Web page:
[40] J.F. Watts, J. Wolstenholme, An introduction to surface analysis by XPS and AES, John Wiley 631 & Sons, West Sussex, England, UK, 2003. 632
[41] H. Estrade-Szwarckopf, XPS photoemission in carbonaceous materials: A “defect” peak beside 633 the graphitic asymmetric peak, Carbon 42 (2004) 1713–1721. 634 https://doi.org/10.1016/j.carbon.2004.03.005 635
[42] A. Ochoa, B. Aramburu, M. Ibáñez, B. Valle, J. Bilbao, A.G. Gayubo, P. Castaño, Compositional 636 insights and valorization pathways for carbonaceous material deposited during bio-oil thermal 637 treatment, ChemSusChem 7 (2014) 2597–2608. https://doi.org/10.1002/cssc.201402276 638
[43] X. Liu, M. Chen, D. Yu, Oxygen enriched co-combustion characteristics of herbaceous biomass 639 and bituminous coal, Thermochim. Acta 569 (2013) 17–24. 640 https://doi.org/10.1016/j.tca.2013.06.037 641
[44] J. Abboud, J. Schobing, G. Legros, J. Bonnety, V. Tschamber, A. Brillard, G. Leyssens, V. Lauga, 642 E.E. Iojoiu, P. Da Costa, Impacts of oxygenated compounds concentration on sooting propensities 643
[45] P. Pantu, G.R. Gavalas, Methane partial oxidation on Pt/CeO2 and Pt/Al2O3 catalysts, Appl. Catal. 646 A 223 (2002) 253–260. https://doi.org/10.1016/S0926-860X(01)00761-X 647
[46] V.B. Mortola, J.A.C. Ruiz, L.V. Mattos, F.B. Noronha, C.E. Hori, Partial oxidation of methane 648 using Pt/CeZrO2/Al2O3 catalyst—Effect of the thermal treatment of the support, Catal. Today 649 133–135 (2008) 906–912. https://doi.org/10.1016/j.cattod.2007.12.067 650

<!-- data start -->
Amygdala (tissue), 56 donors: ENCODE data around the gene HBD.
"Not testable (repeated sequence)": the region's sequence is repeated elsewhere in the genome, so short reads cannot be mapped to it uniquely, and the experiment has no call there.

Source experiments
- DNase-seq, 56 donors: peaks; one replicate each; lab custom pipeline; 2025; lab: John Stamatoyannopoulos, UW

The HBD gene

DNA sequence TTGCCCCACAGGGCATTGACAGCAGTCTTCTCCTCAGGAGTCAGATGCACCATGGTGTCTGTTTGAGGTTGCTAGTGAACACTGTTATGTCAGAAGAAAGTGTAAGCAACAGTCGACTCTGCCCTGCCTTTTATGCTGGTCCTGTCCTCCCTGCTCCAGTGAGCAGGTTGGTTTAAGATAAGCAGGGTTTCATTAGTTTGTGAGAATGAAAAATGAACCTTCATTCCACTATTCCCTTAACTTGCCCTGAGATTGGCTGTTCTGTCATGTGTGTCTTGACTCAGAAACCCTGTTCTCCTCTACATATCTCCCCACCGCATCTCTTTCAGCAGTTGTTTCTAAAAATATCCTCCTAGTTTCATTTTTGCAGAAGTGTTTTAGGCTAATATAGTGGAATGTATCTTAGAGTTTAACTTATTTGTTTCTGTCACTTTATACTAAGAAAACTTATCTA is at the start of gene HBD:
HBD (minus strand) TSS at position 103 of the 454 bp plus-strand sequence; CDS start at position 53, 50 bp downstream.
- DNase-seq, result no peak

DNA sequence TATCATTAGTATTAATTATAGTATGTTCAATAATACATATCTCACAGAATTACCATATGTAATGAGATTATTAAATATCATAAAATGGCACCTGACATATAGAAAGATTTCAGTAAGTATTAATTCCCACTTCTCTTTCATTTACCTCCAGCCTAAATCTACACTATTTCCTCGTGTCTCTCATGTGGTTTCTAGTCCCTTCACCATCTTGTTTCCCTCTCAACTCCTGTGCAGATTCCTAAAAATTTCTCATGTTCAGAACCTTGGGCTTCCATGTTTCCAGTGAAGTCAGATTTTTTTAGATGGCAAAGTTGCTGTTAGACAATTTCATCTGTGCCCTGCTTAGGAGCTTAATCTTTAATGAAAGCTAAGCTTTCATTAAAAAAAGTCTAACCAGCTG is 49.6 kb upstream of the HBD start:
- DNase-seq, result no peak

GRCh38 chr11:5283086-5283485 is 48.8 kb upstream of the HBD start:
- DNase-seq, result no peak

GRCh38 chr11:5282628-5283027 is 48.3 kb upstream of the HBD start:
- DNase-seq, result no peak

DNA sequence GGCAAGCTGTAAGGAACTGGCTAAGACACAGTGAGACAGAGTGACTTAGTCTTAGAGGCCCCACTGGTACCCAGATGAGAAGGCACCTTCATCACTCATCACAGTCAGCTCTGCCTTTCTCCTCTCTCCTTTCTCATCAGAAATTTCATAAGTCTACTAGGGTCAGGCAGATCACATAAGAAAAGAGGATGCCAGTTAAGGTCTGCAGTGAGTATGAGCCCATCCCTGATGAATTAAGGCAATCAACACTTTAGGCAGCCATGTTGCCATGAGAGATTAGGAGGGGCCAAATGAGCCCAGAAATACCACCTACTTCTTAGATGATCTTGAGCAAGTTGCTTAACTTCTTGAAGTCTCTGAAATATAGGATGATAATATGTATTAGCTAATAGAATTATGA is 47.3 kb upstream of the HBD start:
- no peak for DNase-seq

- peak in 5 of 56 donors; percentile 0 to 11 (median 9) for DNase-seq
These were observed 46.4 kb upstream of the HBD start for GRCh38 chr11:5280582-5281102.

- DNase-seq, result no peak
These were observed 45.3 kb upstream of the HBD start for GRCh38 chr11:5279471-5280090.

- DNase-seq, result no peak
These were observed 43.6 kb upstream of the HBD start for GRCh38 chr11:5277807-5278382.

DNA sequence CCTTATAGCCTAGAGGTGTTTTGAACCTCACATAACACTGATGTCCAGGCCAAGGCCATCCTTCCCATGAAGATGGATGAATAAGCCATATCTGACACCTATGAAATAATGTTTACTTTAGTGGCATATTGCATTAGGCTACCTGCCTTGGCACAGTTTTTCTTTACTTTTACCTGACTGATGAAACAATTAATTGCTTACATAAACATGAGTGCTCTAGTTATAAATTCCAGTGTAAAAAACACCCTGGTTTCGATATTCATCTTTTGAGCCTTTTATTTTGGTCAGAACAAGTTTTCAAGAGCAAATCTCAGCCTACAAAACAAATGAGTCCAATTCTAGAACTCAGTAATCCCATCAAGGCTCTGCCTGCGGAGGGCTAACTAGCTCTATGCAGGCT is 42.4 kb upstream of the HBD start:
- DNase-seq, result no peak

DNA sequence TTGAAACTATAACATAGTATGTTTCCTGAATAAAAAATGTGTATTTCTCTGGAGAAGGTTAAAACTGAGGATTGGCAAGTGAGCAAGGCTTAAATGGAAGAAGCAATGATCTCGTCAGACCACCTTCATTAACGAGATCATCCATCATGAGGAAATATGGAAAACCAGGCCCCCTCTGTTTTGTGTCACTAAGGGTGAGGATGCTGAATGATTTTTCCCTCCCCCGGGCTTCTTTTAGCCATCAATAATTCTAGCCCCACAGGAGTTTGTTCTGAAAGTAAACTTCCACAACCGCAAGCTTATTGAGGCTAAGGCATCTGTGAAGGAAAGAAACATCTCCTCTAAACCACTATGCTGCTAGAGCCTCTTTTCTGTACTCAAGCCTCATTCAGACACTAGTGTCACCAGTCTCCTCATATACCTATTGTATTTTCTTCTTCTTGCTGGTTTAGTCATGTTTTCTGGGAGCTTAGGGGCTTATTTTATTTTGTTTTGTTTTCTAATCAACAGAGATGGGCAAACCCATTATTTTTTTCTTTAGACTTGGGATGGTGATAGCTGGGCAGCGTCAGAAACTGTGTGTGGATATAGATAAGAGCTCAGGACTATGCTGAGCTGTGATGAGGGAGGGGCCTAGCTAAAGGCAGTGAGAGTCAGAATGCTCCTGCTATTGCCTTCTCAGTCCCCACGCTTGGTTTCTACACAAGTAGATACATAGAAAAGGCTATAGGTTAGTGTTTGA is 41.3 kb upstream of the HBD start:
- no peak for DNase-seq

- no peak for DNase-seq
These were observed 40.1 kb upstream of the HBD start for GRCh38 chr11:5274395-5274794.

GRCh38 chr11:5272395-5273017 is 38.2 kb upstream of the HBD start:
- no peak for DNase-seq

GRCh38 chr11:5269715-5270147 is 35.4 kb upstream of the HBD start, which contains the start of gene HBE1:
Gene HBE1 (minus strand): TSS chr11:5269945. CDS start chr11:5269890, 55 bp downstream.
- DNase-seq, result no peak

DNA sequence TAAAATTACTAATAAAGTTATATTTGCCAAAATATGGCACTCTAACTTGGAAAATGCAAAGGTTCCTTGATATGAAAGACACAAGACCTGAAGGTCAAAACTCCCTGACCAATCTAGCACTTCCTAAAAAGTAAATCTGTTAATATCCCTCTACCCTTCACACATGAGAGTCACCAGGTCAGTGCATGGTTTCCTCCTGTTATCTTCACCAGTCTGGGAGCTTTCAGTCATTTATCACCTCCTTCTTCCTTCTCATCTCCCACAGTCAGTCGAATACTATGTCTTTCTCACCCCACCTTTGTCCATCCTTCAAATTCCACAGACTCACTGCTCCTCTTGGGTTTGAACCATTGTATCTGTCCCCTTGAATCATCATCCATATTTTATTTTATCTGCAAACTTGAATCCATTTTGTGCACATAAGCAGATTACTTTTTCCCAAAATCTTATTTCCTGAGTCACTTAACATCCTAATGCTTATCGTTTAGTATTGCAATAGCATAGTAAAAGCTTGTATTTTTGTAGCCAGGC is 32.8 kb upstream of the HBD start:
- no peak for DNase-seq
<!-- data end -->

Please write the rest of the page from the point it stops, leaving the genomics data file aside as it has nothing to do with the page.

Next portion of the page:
[47] J. Kugai, V. Subramani, C. Song, M.H. Engelhard, Y. Chin, Effect of nanocrystalline CeO2 651 supports on the properties and performance of Ni-Rh bimetallic catalyst for oxidative steam 652 reforming of ethanol, J. Catal. 238 (2006) 430–440. https://doi.org/10.1016/j.jcat.2006.01.001 653
[48] X. Han, Y. Yu, H. He, W. Shan, Hydrogen production from oxidative steam reforming of ethanol 654 over rhodium catalysts supported on Ce-La solid solution, Int. J. Hydrogen Energy, 38 (2013) 655 10293–10304. https://doi.org/10.1016/j.ijhydene.2013.05.137 656
[49] Y. Cao, R. Ran, X. Wu, X. Wu, J. Wan, D. Weng, Ageing resistance of rhodium supported on 657 CeO2-ZrO2 and ZrO2: Rhodium nanoparticle structure and Rh-support interaction under diverse 658 ageing atmosphere, Catal. Today 281 (2017) 490–499. 659 https://doi.org/10.1016/j.cattod.2016.07.001 660